If you’re a One Hit Wonder that is still widely remembered after five decades, that one hit must’ve done something right. Which it surely did in the case of Looking Glass. Their smash “Brandy (You’re A Fine Girl)” came out as a single – * – 50 years ago today in 1972. We’ll get to that asterisk in a bit.
Looking Glass was a four man rock band (and yes, by and large they were rock & roll even though this hit had them dubbed “New Jersey’s Beach Boys” by some) formed at the tail end of the ’60s at Rutgers University. It was largely led by Elliot Lurie, the lead guitarist and singer, with him and bassist Piet Sweval more or less splitting the songwriting duties. Lurie got the gold star for writing “Brandy.”
The song is of course, a sprightly and elegant early example of what would go on to be considered “yacht rock”, marked as much by Larry Gonsky’s keyboards and horns brought in by Larry Fallon (who says he was the producer of the record although he wasn’t credited as such) as they do to the guitars and bass. It tells of that fine waitress Brandy, whose name was very close to Lurie’s high school girlfriend’s, Randi. Brandy worked at a bar in a port, making all the sailors swoon, but she rejected all their advances because her heart went with a mysterious one who loved her but loved sailing the seas more, leaving her with nothing more than a locket to remember him by.
It was one of the eight tracks on their self-titled debut. They were signed to Epic Records by Clive Davis who saw them playing in a club, and they recorded it near Columbia/Epic’s offices in New York after a session with Steve Cropper (of Otis Redding records fame) in Memphis didn’t pan out well. They put out the first single from it at the beginning of ’72…technically that was “Don’t It Make You Feel Good”, a song written by Sweval. Apparently it didn’t make people feel good; it was widely ignored all over. Here’s where that earlier asterisk comes in. “Don’t It…” didn’t pan out. However, some clever DJ/manager at Washington DC’s most popular station at the time, WPGC, flipped the single over and gave a listen to the b-side : “Brandy.”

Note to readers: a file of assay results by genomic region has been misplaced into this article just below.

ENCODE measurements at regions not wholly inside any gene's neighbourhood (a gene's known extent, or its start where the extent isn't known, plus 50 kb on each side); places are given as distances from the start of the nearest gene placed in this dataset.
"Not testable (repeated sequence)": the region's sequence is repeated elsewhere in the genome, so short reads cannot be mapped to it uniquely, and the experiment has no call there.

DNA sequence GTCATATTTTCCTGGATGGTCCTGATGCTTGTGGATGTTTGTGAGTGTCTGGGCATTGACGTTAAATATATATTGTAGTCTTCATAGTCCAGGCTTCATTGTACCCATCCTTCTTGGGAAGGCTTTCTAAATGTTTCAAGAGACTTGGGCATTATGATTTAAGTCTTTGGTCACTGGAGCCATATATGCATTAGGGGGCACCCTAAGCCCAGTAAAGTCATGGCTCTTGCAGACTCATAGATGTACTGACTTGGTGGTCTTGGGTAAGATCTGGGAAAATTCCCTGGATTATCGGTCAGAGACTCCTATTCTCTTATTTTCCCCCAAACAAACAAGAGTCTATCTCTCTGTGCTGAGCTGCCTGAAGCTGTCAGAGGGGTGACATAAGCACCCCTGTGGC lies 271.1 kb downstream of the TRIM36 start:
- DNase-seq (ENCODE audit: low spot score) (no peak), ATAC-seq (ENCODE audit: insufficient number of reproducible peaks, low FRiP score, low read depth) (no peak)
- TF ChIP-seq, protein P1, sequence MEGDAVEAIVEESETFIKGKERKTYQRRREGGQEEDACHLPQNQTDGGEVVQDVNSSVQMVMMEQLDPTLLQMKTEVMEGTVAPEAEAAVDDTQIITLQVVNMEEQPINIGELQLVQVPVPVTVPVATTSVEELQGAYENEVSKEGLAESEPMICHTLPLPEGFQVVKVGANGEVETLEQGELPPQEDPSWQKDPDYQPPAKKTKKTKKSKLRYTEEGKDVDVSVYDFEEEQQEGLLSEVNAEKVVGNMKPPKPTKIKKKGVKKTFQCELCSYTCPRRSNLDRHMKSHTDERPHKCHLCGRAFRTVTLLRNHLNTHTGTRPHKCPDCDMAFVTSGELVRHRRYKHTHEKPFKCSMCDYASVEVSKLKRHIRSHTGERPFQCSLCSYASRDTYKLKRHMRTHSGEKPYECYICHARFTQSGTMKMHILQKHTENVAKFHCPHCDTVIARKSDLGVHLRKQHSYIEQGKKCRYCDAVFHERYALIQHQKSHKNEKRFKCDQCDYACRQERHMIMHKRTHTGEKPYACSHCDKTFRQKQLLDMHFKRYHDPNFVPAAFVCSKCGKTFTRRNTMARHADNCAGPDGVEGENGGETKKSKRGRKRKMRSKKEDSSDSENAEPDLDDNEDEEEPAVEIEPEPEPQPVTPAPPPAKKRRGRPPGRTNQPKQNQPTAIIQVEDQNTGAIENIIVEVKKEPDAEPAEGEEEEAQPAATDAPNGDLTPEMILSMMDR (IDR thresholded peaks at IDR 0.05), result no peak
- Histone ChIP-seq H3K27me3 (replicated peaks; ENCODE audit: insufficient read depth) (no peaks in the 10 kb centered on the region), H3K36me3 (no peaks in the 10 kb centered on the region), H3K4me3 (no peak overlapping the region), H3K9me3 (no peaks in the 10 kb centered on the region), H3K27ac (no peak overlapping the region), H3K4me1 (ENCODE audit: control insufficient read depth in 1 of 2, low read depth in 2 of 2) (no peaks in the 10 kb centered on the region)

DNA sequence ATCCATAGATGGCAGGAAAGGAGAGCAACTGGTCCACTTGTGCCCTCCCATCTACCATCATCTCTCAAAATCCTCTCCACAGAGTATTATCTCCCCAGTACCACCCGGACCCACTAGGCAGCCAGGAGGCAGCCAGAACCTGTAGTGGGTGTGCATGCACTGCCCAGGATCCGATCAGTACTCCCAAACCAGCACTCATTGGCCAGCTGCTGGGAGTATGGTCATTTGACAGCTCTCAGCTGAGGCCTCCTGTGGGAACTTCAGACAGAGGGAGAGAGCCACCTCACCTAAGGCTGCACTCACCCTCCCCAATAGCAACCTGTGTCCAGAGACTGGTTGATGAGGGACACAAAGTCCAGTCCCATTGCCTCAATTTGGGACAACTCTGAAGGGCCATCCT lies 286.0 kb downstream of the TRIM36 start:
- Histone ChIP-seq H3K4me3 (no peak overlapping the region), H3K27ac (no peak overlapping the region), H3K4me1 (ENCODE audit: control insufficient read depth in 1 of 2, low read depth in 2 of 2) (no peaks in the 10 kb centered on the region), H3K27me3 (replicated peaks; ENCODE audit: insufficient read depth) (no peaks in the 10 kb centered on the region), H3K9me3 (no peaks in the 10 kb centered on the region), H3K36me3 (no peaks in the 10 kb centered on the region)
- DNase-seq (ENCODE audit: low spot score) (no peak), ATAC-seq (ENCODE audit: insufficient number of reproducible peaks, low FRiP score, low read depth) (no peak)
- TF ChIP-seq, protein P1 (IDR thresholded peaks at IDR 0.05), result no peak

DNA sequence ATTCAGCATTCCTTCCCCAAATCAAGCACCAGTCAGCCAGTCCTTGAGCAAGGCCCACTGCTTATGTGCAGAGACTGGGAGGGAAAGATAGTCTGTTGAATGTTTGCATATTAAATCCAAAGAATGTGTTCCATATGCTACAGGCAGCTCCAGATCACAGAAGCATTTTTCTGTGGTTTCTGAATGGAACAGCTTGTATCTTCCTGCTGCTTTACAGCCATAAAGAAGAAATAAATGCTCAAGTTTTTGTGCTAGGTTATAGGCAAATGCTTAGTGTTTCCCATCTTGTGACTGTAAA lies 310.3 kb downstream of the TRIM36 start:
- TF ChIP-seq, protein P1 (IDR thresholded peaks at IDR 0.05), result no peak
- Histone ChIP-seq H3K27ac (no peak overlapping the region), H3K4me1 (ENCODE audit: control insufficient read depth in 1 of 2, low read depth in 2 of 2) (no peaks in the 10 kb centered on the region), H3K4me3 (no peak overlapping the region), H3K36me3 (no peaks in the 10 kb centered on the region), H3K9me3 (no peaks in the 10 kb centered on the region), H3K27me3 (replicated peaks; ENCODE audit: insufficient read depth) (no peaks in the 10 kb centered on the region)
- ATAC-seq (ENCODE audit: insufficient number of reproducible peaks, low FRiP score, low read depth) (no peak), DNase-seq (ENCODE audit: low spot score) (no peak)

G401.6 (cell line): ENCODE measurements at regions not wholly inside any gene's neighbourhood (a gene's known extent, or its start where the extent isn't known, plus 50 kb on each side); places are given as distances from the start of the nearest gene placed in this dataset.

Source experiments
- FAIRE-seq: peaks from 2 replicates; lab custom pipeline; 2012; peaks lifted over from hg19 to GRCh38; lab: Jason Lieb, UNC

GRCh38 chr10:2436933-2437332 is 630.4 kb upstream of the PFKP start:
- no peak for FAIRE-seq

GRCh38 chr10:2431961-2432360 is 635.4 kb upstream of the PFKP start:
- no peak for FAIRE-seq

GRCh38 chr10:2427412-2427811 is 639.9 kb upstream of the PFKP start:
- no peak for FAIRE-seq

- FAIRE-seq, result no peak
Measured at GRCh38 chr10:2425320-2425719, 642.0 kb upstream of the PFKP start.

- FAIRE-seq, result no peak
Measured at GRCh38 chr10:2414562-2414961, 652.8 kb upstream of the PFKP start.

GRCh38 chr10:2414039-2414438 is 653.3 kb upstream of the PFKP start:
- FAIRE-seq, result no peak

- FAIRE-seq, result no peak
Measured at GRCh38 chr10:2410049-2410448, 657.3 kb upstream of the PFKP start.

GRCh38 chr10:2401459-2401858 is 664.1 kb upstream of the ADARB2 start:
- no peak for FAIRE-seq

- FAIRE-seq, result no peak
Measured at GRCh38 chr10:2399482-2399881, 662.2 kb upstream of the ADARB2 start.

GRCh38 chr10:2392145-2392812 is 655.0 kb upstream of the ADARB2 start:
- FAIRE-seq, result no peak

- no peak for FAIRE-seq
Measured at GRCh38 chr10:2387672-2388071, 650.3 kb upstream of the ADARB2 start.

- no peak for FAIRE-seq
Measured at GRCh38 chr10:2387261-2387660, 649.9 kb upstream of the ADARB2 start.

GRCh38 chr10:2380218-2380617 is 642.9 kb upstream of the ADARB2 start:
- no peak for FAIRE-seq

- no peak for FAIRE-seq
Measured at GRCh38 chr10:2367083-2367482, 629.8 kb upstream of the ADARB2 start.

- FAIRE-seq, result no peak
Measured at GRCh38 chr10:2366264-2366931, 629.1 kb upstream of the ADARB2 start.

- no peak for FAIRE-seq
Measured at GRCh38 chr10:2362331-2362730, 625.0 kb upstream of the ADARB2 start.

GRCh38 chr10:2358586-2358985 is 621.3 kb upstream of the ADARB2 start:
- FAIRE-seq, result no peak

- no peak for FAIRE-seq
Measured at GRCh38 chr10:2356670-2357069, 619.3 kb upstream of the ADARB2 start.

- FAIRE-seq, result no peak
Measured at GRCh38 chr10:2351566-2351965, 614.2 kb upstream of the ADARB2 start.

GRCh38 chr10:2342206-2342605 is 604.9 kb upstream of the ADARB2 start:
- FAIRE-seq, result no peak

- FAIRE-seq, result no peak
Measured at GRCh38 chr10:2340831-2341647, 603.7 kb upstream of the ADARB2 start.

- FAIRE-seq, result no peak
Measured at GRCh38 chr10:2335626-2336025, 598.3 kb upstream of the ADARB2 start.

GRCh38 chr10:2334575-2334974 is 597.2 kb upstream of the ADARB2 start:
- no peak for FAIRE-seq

He liked it and decided to play it regularly for a few days. “The switchboard lit up like a Christmas tree” each time the station spun it, he recalls. Soon a few other northeastern stations got word of it and played it too. By the time Epic Records took note and started rushing out copies of the single with the “A” and “B” sides reversed, “Brandy” had already hit #1 in D.C. based solely on requests to the pop stations. In late summer, it hit the #1 spot nationally, displacing Gilbert O’Sullivan’s “Alone Again Naturally” for a week (it was sandwiched between runs on top for that song.) As allmusic note, it was “one of those timeless and very special #1s that come from out of the blue”. Sadly for Looking Glass, they also point out “nothing (else by the band) comes close to the heights of ‘Brandy.’”
Indeed that was true. “Brandy” hit #1 in Canada as well as the U.S., got them a gold single and was the 12th biggest hit of a year chockfull of smash singles. But they’d only squeak into the top 40 once more, with the largely forgettable and forgotten “Jimmy Loves Mary Ann” before breaking up in 1974. Since then, Lurie’s gotten together a new version of Looking Glass to play some oldies festivals and Yacht Rock shows and has a decent career as an entertainment manager in Hollywood. Sweval, sadly died of AIDS in 1992 after being a moderately-popular session musician through the disco era.
As for “Brandy”, it’s retained its popularity every bit as much as the whisky Brandy used to serve the sailors. That’s in no small part due to being used in a plethora of movies and TV shows including A Night at the Roxbury, Charlie’s Angels (each member or their estates, received $30 000 for its use in that), Blackkklansman, the Wire and King of Queens. The Red Hot Chili Peppers at times play it in their shows and Kiss apparently were inspired to write “Hard Luck Woman” by it, with their hard luck woman apparently being that fine barmaid Brandy. Conversely, it inspired Barry Manilow to change a song name. His smash “Mandy” was written and first recorded by Scott English as “Brandy”, but he changed the name because he was worried people would automatically assume it was the Looking Glass song if he kept that name.
One final measure of its popularity : in 1971, Brandy was the 353rd most popular name given to baby girls in the U.S. By 1973, just after the single was a hit, Brandy was the 82nd most popular. Probably more than Billie Jean can say!